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United States District Court, Northern District of Illinois, E.D

June 20, 1984


The opinion of the court was delivered by: Decker, District Judge.


Plaintiff, Craig S. Strauss (Strauss), brought this suit against the City of Chicago (the City) and an unnamed police officer (Officer Doe). Strauss alleges that defendants violated his rights under 42 U.S.C. § 1983, the first and fourteenth amendments to the United States Constitution, and the constitution and statutes of the State of Illinois. The case is before the court on the City's motion to dismiss for failure to state a federal claim. Strauss contests the motion only with respect to count I.*fn1

I. The Complaint

Count I alleges that Officer Doe arrested Strauss without probable cause on March 14, 1983. Complaint ¶ 5. Strauss also claims that Officer Doe struck him in the face. Strauss alleges the following with respect to the City:

  a. Had a custom and practice of hiring persons such as
  Defendant JOHN DOE, whose prior history of brutality

  have rendered them unacceptable for hire.

  b. Had a custom or practice of allowing Chicago Police
  Officers, such as Defendant JOHN DOE, to remain
  cloaked with legal authority and employed as Chicago
  Police Officers, even though their experience on the
  job showed them to be brutal in nature and frequent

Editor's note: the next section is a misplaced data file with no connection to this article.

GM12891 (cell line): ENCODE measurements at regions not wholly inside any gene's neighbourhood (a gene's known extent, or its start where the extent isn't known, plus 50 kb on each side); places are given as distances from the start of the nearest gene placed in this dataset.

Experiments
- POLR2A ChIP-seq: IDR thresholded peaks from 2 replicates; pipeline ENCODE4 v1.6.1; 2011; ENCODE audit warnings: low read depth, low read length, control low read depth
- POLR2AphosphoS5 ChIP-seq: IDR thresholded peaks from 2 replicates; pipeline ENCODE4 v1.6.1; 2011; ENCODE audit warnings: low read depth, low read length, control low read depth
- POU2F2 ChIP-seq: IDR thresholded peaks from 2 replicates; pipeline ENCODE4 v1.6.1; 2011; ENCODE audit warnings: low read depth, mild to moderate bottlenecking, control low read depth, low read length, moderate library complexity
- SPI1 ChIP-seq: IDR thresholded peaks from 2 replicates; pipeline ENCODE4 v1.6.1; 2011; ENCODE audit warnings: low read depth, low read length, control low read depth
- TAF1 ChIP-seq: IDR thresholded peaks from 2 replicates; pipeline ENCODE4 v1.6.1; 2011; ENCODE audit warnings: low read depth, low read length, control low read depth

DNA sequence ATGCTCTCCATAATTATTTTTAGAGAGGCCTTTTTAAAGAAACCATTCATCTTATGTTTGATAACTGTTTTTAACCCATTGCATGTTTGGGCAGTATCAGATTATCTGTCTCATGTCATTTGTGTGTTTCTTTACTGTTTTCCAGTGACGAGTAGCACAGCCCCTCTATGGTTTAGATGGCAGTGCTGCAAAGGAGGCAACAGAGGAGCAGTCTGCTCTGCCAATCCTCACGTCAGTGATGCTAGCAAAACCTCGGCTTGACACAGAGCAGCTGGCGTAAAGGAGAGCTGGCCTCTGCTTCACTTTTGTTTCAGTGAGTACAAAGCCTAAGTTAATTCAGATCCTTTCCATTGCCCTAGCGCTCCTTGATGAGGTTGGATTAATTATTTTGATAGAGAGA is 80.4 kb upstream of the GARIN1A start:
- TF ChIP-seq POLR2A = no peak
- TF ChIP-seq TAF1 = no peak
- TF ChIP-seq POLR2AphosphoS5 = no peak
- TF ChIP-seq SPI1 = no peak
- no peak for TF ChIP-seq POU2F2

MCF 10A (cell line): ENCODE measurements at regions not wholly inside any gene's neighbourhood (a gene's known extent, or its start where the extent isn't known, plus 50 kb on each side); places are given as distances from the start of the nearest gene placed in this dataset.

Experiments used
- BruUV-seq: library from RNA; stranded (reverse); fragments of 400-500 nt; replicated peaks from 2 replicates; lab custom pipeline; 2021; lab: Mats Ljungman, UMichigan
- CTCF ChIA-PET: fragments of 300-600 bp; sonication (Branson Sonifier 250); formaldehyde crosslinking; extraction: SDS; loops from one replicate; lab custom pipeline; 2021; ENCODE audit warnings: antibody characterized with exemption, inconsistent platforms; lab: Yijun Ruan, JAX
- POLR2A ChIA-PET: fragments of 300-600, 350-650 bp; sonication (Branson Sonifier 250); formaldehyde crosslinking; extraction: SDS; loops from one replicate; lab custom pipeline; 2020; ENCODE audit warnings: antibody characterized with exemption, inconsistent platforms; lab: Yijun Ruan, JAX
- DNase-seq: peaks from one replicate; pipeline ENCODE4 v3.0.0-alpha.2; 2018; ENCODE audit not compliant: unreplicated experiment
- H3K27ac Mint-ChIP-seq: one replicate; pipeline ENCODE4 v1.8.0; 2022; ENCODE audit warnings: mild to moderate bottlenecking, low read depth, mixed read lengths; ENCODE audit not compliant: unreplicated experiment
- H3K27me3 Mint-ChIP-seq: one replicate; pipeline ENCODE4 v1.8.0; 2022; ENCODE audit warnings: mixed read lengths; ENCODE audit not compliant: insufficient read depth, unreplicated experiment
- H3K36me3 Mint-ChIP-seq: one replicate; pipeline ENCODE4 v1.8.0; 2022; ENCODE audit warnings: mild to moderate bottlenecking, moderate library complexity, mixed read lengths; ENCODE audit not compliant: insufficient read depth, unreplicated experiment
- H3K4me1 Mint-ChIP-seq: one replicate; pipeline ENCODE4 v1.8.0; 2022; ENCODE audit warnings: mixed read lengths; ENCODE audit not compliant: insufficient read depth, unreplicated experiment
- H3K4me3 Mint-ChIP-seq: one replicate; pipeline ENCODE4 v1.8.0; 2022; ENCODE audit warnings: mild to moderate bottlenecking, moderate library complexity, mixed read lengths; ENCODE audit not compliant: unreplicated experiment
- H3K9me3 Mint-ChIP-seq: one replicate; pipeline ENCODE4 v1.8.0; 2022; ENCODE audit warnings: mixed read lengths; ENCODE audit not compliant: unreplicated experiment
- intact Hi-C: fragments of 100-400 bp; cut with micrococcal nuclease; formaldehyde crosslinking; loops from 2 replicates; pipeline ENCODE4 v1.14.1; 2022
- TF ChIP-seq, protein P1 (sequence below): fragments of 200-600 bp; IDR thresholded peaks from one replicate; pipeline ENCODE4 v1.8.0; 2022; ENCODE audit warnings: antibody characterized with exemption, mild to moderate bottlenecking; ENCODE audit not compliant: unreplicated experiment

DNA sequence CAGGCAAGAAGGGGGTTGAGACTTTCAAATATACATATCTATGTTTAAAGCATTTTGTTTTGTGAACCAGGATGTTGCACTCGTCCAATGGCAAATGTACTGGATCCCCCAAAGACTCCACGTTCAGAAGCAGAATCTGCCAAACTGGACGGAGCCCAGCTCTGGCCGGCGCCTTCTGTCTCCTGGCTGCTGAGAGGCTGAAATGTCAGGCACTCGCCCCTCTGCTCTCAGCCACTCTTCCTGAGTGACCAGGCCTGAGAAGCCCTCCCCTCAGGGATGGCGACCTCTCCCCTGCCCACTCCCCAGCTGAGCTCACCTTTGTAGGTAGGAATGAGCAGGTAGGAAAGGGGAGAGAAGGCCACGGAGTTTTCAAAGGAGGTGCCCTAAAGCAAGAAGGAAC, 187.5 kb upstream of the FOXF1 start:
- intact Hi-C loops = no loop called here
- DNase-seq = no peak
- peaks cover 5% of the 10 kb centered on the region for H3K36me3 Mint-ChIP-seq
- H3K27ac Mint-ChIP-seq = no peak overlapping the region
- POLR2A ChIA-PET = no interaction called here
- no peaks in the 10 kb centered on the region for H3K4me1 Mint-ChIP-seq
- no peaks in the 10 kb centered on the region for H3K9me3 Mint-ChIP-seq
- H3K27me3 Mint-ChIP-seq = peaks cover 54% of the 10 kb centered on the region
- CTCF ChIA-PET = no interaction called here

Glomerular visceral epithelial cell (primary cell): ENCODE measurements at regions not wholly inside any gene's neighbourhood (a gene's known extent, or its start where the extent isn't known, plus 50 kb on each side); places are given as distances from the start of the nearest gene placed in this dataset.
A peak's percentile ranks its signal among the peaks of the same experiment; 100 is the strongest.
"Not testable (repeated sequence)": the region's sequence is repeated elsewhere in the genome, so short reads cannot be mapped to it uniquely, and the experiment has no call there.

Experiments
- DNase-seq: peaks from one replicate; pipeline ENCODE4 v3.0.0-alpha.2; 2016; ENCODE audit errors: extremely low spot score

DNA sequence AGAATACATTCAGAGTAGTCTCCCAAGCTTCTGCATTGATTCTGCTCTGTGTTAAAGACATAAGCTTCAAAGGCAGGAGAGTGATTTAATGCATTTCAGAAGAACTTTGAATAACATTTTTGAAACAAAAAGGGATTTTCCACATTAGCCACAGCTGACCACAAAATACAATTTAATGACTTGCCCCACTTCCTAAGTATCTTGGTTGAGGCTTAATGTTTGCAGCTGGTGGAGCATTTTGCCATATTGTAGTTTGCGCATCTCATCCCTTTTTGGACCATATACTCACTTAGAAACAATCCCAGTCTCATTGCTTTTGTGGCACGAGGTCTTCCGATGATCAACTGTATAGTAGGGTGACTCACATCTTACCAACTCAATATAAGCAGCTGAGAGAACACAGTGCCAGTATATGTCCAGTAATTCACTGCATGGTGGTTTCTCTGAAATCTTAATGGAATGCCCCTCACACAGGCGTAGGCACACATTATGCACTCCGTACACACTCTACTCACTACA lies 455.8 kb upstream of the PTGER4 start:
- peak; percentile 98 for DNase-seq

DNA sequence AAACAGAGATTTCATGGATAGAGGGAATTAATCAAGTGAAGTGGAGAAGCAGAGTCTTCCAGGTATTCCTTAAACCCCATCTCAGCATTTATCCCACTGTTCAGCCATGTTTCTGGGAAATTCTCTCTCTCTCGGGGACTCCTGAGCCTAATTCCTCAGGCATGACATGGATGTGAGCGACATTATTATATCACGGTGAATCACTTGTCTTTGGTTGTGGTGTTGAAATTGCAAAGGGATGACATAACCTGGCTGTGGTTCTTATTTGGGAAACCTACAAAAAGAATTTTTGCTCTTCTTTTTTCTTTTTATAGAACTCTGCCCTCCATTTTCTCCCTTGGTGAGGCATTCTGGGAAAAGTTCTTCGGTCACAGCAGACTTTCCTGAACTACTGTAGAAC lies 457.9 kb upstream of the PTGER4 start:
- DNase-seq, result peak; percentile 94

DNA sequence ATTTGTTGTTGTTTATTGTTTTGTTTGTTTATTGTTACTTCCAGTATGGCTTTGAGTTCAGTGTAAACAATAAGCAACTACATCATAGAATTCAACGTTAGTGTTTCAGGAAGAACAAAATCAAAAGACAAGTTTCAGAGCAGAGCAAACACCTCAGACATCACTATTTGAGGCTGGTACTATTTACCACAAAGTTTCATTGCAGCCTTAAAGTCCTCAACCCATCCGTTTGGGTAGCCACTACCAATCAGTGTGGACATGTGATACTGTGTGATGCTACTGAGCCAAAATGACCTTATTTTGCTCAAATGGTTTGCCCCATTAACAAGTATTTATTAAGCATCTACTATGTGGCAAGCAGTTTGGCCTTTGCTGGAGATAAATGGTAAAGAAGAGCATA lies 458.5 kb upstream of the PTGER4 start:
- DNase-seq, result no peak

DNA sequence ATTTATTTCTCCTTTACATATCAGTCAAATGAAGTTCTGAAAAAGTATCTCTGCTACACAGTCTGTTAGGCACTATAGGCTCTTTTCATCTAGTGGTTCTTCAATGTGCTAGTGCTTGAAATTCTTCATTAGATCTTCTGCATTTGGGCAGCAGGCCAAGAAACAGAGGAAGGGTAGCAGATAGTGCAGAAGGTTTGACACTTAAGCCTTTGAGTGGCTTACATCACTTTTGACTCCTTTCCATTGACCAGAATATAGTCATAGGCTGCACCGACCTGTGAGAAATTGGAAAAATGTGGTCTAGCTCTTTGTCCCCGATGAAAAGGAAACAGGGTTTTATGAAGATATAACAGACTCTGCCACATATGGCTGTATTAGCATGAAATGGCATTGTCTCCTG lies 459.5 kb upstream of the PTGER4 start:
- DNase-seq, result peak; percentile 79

violators of civil rights of persons in custody.

  c. Had a custom or practice of allowing those in
  custody to be silenced by causing them to be beaten
  and physically abused.

  d. Had a custom and practice of conducting
  investigations against police officers, by which said
  officers would be exonerated of any fault as a result
  of the investigative procedures employed by the police
  department; and which would result in the continued
  employment and cloak of authority upon brutal officers
  such as Chicago Police Officer John Doe.

  8. As a proximate result of one or more of the
  aforesaid, Plaintiff Craig S. Strauss suffered and
  will continue to suffer injuries of a personal and
  pecuniary nature.

Id. at ¶¶ 7-8.

II. Discussion

In ruling on a motion to dismiss, the court must "take [the plaintiff's] allegations to be true, and view them, together with reasonable inferences to be drawn therefrom, in the light most favorable to the plaintiff." Powe v. City of Chicago, 664 F.2d 639, 642 (7th Cir. 1981). Dismissal for failure to state a claim is improper unless "it appears beyond doubt that the plaintiff can prove no set of facts in support of his claim which would entitle him to relief." Conley v. Gibson, 355 U.S. 41, 45-46, 78 S.Ct. 99, 101-102, 2 L.Ed.2d 80 (1957).